Christmas celebrations at Christchurch
Around 40 people attended the Christchurch Christmas meal at the Norton House Hotel. People enjoyed a wonderful meal with good company and a lot of fun! Thanks to Jeff Jones for organising this once again.
Celebrations continued with the lovely candlelit carol service. On Christmas Eve there was a really well attended crib service where we were joined by Emily Jones who sang a beautiful Christmas lullaby to begin the service.
The service continued as the crib scene was built up with many children taking the various parts and the costume department once again performing admirably in getting everyone dressed and in the right place!
Thanks are due to everyone who took part in the Christmas celebrations, decorating the church, preparing and helping with services and joining in the services.
The Pilgrim Course has continued at Christchurch but is open to anyone in the parish. The course has gone really well with enjoyable discussion and it offers a chance to reflect on our faith in more detail. It clearly emphasises the need for more bible study and prayer throughout the churches and we hope to expand such courses over the coming months. Please look out for more details!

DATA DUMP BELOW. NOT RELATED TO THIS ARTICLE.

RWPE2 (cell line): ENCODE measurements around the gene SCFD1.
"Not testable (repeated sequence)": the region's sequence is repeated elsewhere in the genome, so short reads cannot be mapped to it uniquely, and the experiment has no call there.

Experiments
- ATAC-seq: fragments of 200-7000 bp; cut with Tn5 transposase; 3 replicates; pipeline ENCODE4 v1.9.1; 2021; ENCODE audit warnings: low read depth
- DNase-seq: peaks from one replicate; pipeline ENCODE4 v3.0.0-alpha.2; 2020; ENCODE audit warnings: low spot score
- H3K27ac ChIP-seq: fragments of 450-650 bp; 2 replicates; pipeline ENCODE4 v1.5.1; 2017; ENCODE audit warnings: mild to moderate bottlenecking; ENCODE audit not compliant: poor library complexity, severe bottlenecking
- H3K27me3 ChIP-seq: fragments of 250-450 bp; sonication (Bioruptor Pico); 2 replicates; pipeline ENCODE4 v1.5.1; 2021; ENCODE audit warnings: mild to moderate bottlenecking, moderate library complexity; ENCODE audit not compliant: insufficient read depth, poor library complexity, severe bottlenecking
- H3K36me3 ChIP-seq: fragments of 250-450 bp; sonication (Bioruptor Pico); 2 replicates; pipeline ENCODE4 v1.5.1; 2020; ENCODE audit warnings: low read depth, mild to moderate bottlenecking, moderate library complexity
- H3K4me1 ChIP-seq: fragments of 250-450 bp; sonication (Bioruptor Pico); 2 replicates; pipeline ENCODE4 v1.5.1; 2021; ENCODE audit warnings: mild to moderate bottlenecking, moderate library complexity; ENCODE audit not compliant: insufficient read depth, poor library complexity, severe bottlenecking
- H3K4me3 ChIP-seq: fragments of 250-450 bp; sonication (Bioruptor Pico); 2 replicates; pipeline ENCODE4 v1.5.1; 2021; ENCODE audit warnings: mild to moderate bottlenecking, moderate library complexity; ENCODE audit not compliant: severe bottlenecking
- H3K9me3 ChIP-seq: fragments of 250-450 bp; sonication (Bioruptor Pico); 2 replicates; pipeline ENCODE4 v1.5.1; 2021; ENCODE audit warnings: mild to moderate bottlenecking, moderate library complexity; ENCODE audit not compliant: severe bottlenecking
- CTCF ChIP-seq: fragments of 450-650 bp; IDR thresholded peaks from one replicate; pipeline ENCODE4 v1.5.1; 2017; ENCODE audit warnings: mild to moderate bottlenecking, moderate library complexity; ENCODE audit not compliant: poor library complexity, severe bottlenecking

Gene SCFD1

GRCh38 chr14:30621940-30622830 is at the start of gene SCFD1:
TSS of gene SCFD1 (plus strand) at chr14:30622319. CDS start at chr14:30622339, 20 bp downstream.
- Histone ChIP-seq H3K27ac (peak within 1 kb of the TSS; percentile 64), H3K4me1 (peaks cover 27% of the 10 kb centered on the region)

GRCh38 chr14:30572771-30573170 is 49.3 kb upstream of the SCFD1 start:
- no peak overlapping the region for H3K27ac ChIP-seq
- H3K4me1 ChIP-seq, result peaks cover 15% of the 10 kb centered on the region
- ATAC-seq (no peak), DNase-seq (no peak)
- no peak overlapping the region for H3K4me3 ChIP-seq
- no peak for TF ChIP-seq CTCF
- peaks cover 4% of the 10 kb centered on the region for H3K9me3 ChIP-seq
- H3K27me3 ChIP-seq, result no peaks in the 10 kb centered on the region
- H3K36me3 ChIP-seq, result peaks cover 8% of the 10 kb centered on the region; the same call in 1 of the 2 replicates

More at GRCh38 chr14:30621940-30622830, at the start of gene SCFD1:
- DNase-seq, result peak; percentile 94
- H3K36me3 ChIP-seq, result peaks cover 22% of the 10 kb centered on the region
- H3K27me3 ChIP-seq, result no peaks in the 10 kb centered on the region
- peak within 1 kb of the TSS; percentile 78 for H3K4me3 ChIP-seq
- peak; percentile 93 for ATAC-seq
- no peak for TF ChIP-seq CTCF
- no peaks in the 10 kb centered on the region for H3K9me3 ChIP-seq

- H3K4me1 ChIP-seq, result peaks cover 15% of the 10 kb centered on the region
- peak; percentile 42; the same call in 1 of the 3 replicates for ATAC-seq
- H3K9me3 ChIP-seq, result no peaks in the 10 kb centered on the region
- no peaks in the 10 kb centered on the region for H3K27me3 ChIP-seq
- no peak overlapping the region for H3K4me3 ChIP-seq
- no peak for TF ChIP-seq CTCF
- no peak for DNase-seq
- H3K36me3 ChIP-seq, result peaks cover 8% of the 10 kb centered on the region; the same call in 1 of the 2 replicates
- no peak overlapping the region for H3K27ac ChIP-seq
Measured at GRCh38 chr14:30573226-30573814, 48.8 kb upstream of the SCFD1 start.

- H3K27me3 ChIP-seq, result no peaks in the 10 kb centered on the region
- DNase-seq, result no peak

NEWS FROM THE HAFOD...
In St.Marks and St.Johns life has been progressing well... In November we had our Remembrance Sunday service and started to get ready for December. Christmas preparations began early with the Fayre at the end of November. Various clashes meant it wasn’t as busy as normal but we had a really lovely time, raised money and most importantly of all, enjoyed spending time together.
We also had our Christmas lunch in the Smiths Arms. This was absolutely lovely as ever. We left the meal happy to have spent time together and very full of all the yummy food! We had our carols and lessons service with various readers and carols. It was a very good occasion to think about the birth of Jesus.
At the service a tub of Quality Street was passed around. It was decided that at all our Christmas services this year, people would be offered chocolate with the rest of the Quality Street and a tub of Celebrations being shared. There are still some left to share! The idea of the chocolate was to celebrate and to extend our welcome to everyone coming to Church and to treat ourselves as well! As we think of the greatest gift that we can ever be given with the birth of Jesus, it’s good to remember how we can be blessed and be a blessing to others.
The congregation, as ever, are enjoying worshipping together and helping those in need through the foodbank and contributing to Baby basics in January. Baby basics is run to provide families with new born babies who are in need with a moses basket full of the things that a new born will need. Some of the ladies in Church have started knitting !